Rates of smoking in this age group were: 23.1 percent among American Indians/Alaska Natives; 14.9 percent among non-Hispanic whites; 9.3 percent among Hispanics; 6.5 percent among non-Hispanic blacks; and 4.3 percent among Asians.
There were large variations in subgroups of these populations. For example, smoking among Asians ranged from 2.2 percent for Vietnamese to 6.8 percent for Koreans. Among Hispanics, smoking rates ranged from 7.3 percent for Central and South Americans to 11.2 percent for Cubans.
The researchers also concluded that about 20 percent of nonsmokers ages 12 to 17 are susceptible to start smoking.
New Hampshire 1st State to Offer Free Cervical Cancer Vaccine
Beginning in January, New Hampshire will become the first state to offer the new vaccine to protect against cervical cancer free to all girls, ages 11 through 18.
State officials hope about 17,000 girls -- 25 percent of those eligible -- will come forward in 2007 to get the vaccine against the human papilloma virus (HPV) that was approved by the U.S. Food and Drug Administration in June for girls as young as 9 years old, the Associated Press reported.
HPV is a sexually transmitted virus that can cause cervical cancer, which is the second leading cause of cancer deaths in U.S. women.
The vaccine doesn't protect girls who've already been exposed to HPV, so it's important for them to get vaccinated before they become sexually active, the AP reported.
"Some say giving the vaccination to 11-year-old girls is a license to promiscuity. I disagree," said John Stephen, the state's Health and Human Services Commissioner.
Drug-Coated Stents Boost Blood Clot Risk: Study
Compared with bare-metal stents, drug-coated stents can increase the risk of potentially deadly blood clots in heart patients by as much as five times, according to a Cleveland Clinic Foundation study published Wednesday in the American Journal of Medicine.
The researchers reached their conclusion after analyzing 14 studies involving 6,675 heart patients who received the two kinds of stents, Bloomberg News reported.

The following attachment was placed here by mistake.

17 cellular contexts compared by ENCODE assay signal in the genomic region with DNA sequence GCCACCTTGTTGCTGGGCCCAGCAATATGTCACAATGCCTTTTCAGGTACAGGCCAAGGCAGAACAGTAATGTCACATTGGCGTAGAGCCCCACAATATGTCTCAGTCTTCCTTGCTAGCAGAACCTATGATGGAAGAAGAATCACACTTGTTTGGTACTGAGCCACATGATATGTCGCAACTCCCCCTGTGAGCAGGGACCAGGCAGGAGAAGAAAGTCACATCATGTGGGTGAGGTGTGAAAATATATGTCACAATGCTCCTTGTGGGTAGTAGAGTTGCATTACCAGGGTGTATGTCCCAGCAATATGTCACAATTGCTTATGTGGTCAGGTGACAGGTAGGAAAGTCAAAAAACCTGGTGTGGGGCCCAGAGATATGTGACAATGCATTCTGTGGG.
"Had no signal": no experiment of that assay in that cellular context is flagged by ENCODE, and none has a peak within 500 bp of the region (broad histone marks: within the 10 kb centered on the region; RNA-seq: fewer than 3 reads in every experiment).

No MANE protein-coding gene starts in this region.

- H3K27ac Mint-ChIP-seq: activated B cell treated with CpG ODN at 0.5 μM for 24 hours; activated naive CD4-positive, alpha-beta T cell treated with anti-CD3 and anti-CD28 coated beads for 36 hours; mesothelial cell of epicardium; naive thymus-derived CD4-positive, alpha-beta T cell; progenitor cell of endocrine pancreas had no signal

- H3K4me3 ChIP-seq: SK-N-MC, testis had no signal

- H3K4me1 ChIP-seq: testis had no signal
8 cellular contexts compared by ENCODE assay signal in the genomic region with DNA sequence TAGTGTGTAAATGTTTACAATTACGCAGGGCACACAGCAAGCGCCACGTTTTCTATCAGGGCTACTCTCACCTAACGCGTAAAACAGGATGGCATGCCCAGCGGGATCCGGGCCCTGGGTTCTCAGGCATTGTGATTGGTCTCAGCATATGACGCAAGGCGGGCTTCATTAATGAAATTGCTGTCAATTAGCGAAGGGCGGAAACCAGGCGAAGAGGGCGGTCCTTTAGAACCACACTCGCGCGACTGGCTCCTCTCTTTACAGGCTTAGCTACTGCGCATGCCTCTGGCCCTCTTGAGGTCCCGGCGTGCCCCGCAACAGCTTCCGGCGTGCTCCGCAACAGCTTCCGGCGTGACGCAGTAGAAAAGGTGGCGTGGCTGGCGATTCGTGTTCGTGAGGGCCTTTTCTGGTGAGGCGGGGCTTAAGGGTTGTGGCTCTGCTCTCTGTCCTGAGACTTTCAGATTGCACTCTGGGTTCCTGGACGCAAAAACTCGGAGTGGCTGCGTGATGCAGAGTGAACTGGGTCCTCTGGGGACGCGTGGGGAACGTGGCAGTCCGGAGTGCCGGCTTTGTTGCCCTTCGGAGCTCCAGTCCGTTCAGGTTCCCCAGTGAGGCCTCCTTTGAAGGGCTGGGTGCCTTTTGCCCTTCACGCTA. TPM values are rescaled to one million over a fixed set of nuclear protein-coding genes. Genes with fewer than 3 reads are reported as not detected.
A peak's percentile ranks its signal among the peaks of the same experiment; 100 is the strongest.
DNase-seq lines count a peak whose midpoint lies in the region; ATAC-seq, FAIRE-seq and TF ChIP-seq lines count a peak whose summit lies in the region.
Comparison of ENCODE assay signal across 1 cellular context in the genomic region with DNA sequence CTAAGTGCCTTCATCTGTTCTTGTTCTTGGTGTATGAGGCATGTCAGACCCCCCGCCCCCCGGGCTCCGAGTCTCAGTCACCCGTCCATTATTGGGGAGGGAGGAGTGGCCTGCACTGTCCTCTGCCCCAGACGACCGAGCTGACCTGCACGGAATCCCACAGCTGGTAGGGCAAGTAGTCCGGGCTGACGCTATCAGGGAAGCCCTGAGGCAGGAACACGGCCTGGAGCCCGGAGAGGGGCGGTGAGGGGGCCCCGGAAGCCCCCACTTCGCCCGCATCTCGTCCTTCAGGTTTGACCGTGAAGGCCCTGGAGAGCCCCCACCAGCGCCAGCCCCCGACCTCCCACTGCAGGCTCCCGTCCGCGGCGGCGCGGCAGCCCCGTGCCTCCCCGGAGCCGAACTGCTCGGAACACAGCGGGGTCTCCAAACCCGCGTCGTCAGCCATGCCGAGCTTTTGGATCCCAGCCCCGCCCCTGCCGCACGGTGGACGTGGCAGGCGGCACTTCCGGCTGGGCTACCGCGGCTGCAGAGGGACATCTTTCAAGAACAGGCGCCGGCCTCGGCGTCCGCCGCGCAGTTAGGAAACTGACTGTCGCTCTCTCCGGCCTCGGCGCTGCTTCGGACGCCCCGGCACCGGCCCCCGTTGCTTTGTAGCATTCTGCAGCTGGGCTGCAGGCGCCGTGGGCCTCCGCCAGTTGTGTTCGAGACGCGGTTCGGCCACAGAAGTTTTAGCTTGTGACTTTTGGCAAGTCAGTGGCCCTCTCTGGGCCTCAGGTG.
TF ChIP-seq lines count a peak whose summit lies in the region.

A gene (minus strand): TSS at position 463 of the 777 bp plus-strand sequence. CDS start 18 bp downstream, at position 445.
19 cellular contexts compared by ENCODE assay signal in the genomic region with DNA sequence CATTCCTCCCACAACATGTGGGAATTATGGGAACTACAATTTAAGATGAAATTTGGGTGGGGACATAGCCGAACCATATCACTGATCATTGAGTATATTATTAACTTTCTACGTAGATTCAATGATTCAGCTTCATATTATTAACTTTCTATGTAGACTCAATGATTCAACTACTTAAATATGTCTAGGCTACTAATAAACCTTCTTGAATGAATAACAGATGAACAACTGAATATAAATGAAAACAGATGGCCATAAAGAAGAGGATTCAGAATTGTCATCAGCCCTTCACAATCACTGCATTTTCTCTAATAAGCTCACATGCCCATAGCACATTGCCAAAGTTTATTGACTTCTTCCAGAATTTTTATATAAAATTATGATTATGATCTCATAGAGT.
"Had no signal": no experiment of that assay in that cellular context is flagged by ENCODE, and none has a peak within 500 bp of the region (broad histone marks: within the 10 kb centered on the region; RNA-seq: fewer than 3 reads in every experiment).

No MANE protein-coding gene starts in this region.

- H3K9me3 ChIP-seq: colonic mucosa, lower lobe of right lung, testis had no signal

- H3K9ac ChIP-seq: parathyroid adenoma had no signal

In September, European doctors said they'd found a link between drug-coated stents and higher death rates. Next week, a U.S. Food and Drug Administration advisory panel will meet to discuss clotting risks and drug-coated stents and to consider limits on the devices.
Boston Scientific and Johnson & Johnson dominate the worldwide market for drug-coated stents.
Boston Scientific spokesman Paul Donovan said the ability of drug-coated stents to prevent scar tissue growth and repeat procedures outweighs any increased clotting risk, Bloomberg News reported. New data on the risks/benefits of drug-coated stents will be presented at the FDA advisory panel meeting, he said.
Gene Transfer Therapy May Help Treat Impotence
Using gene transfer therapy to treat erectile dysfunction (ED) showed promising results in the first human study of the technique, say U.S. researchers.
Unlike gene therapy, gene transfer does not change the DNA or genetic code of cells. Instead, small pieces of DNA reach the nuclei of cells, causing them to boost production of particular proteins that help relax smooth muscle cells. These type of cells are found in the penis. Relaxing the smooth muscle cells allows the penis to fill with blood and become erect.
This study of 11 men with ED found that the gene transfer therapy was safe and well-tolerated. Improvements in erectile function were maintained through the 24 weeks of the study. The findings were published online today in the journal Human Gene Therapy.